I have been writing earlier on how some AAPL analysts have a terrible batting average yet continue to be widely quoted and interviewed on financial media such as Bloomberg or CNBC.
One poster example is analyst Peter Misek. Here's what Misek predicted for Apple in 2013:
Misek described the iPhone 5s as having "new super HD camera/screen, a better battery and near field communications." He also wrote that Apple was building a new iPad for release in June, a new television set and a cheap new iPhone model.
Let's review his claims now that summer and the iPhone event is over:
- No Super HD camera (he was probably referring to 4K cameras found on some new Android phones, a rather gimmicky resolution for a phone camera)
- No NFC (or he confused NFC with BLE coupled with iBeacons in iOS7, see my previous Instablog entries for more details on this)
- No new iPad in June (it's most likely coming in October)
- No TV set (I see a refresh of the Apple TV box as more likely for now)
(Let's remember that Misek mentioned an actual Apple TV set being in full production back in 2012. That was completely wrong, of course)
- No cheap iPhone (5C is cheaper, but not cheap as predicted at $550 vs $350-450 or even below $300 as some analysts wished for)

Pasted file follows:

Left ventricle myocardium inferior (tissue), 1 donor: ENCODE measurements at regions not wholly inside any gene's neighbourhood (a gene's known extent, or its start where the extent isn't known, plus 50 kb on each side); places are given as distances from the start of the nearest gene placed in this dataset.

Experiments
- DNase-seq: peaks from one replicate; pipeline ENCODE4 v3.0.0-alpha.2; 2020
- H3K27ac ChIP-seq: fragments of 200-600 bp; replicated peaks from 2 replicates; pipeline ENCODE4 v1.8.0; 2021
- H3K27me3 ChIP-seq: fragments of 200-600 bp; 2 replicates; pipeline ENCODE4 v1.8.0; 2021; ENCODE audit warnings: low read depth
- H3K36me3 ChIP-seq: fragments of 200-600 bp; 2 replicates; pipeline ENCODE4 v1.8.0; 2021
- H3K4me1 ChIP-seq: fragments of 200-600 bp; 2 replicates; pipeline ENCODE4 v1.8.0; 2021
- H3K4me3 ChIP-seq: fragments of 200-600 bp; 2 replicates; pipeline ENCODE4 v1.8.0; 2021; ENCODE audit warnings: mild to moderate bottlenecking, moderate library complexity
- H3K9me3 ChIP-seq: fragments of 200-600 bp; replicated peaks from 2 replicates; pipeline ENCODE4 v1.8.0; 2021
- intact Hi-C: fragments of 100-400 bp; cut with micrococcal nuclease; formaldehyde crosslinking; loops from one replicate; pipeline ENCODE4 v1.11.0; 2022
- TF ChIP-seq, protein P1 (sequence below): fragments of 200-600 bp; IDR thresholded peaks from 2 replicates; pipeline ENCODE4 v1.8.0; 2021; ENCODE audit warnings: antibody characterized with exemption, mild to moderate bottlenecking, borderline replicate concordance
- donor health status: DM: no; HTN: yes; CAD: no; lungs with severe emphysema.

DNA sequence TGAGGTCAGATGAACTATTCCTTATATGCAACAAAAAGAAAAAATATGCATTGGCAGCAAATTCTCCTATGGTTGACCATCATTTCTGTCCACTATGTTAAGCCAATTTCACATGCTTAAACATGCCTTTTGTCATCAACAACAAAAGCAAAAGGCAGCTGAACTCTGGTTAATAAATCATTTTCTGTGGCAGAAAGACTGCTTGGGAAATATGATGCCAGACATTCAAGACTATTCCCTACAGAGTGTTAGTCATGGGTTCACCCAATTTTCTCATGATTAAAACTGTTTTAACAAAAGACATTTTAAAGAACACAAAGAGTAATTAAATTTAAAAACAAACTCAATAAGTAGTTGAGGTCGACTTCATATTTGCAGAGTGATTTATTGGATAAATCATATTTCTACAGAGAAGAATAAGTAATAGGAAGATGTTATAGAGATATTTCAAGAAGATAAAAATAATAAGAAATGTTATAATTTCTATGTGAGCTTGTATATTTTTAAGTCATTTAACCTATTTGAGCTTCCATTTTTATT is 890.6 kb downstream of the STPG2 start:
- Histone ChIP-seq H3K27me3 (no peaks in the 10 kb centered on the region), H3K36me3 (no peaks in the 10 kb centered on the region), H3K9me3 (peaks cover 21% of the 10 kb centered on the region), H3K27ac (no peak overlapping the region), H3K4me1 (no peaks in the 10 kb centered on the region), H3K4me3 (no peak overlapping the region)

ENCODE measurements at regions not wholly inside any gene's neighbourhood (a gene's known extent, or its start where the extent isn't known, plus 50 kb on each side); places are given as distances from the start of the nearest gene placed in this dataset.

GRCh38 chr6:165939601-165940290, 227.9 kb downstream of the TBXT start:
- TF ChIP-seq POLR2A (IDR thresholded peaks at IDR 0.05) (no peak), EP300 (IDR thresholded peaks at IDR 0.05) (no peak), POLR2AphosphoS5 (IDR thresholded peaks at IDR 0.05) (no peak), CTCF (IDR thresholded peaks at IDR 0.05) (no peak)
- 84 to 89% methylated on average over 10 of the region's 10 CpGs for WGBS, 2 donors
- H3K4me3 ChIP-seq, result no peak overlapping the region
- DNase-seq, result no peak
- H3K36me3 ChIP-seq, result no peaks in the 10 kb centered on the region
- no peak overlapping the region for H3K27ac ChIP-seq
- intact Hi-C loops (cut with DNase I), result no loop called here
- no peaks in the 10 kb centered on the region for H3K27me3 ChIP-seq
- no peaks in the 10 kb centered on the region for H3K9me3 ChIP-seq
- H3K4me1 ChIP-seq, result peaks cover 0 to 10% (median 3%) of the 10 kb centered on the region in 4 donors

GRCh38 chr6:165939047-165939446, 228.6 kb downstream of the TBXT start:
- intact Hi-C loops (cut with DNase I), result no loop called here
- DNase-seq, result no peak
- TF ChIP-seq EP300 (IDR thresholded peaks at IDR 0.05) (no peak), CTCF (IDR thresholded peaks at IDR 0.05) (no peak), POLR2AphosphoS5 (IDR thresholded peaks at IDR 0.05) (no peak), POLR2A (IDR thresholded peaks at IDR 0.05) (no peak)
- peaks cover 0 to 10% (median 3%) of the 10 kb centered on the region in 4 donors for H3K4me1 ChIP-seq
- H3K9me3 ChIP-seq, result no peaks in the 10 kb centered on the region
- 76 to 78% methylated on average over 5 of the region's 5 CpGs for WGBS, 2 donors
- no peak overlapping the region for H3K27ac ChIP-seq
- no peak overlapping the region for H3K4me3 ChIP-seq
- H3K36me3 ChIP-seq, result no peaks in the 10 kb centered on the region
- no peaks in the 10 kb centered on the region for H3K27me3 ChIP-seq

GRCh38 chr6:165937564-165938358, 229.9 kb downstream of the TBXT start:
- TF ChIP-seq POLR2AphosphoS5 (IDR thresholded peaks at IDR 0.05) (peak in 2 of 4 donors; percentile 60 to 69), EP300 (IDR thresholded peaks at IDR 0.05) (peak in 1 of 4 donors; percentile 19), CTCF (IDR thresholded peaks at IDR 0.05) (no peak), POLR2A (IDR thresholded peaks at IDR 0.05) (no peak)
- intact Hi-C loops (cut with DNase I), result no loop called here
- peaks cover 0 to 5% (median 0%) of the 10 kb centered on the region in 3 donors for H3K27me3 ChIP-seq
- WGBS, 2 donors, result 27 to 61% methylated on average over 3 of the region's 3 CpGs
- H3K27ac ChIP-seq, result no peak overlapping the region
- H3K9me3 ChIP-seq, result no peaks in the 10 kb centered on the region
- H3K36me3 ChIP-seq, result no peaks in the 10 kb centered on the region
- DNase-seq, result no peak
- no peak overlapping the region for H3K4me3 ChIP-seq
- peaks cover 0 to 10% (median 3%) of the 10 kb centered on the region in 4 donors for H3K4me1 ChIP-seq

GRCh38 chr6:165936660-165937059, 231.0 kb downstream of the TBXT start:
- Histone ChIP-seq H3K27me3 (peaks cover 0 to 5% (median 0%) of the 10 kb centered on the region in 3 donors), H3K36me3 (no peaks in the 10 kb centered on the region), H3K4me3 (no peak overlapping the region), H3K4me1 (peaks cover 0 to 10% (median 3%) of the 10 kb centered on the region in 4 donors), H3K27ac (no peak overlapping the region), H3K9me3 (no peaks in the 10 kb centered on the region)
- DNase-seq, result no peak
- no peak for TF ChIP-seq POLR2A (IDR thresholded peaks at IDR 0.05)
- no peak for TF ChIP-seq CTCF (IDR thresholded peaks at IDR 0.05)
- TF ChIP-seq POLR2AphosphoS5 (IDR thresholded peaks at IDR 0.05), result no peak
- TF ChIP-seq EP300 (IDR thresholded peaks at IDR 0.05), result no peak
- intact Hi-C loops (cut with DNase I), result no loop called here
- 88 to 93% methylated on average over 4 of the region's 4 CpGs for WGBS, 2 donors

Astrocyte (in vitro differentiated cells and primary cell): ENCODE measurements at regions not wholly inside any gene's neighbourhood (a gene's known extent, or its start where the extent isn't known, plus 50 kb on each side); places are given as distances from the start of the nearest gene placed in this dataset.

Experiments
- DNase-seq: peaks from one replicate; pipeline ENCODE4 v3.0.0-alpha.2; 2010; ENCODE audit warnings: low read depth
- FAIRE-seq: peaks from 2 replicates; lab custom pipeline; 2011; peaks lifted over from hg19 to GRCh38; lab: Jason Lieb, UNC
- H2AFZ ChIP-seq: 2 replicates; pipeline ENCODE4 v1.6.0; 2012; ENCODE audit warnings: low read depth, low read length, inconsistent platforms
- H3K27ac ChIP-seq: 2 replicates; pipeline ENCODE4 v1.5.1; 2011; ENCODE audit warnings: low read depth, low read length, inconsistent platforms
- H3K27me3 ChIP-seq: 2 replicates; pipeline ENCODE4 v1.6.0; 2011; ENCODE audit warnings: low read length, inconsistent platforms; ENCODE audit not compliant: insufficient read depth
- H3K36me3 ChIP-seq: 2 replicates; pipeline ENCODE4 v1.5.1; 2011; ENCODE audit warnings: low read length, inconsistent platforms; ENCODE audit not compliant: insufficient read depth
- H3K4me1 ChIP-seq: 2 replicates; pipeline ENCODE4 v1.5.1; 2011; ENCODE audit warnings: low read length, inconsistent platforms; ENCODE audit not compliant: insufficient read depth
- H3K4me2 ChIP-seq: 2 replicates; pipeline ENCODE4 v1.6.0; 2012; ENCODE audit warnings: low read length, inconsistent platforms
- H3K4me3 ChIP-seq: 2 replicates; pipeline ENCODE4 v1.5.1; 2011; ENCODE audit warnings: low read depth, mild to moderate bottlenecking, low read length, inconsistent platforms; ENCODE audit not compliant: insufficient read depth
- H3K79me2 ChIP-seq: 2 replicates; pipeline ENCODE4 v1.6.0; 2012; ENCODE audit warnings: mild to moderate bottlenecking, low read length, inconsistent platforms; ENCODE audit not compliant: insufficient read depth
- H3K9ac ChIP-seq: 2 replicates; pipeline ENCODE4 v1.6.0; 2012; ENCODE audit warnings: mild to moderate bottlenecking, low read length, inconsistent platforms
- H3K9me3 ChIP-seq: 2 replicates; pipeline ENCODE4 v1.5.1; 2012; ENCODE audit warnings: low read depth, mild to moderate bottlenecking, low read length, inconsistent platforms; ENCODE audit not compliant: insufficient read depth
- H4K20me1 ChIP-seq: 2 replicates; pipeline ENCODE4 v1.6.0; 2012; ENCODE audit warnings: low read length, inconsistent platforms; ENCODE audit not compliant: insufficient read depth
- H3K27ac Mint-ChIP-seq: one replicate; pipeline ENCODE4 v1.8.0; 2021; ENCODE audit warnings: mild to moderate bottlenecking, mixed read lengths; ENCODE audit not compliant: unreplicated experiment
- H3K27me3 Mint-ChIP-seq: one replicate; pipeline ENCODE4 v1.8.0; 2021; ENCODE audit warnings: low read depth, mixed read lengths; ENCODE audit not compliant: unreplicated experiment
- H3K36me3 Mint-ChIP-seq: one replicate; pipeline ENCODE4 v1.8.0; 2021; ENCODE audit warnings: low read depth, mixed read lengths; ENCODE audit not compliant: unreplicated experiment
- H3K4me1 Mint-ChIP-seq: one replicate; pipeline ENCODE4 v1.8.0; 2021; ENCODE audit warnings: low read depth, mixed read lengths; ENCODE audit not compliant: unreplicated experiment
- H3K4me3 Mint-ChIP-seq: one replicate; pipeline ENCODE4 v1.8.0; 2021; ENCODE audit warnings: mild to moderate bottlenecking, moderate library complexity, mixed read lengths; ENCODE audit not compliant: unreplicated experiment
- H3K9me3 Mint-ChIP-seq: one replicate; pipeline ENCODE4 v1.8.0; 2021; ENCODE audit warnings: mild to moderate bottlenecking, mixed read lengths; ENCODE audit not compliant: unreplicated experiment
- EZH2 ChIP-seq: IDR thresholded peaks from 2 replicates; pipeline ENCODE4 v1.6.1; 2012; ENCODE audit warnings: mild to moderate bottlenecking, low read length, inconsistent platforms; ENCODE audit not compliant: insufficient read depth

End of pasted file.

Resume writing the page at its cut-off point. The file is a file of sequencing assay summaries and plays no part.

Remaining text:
So Misek got the better battery correct - kind of easy to guess since that's true for most new smartphones.
That's not all. Misek probably also mis-interpreted the chip order cutback from Samsung as he and most other Apple watchers were unaware that a new 64-bit chip (A7) might be coming in the iPhone 5s:
We don't know that Misek's understanding of Apple's "wafer starts" in Austin were accurate, but if they were, there's more than one reason for that to occur.
It's also not known for certain who is fabricating the A7, despite mounting evidence suggesting that production may have shifted from Samsung to TSMC.
If the new chip is indeed being fabbed by TSMC, the cutbacks at Samsung made complete sense. AppleInsider (the source for all my quotes in this article) in closing comes to this conclusion:
This appeared to spook Wall Street so much that investors forgot that all of Misek's scary previous predictions from last year had all been grievously wrong, too.
The only question remaining: Why do investors and Wall Street still listen to such bad analysis and why does it (still) move the AAPL stock?
PS: My intention is not to attack or single out Misek alone, there are other bad apples (pun intended) out there in the professional AAPL analyst sphere. He just happens to be completely wrong on important calls and makes for a good example thanks to his frequent media exposure.
Disclosure: I am long AAPL.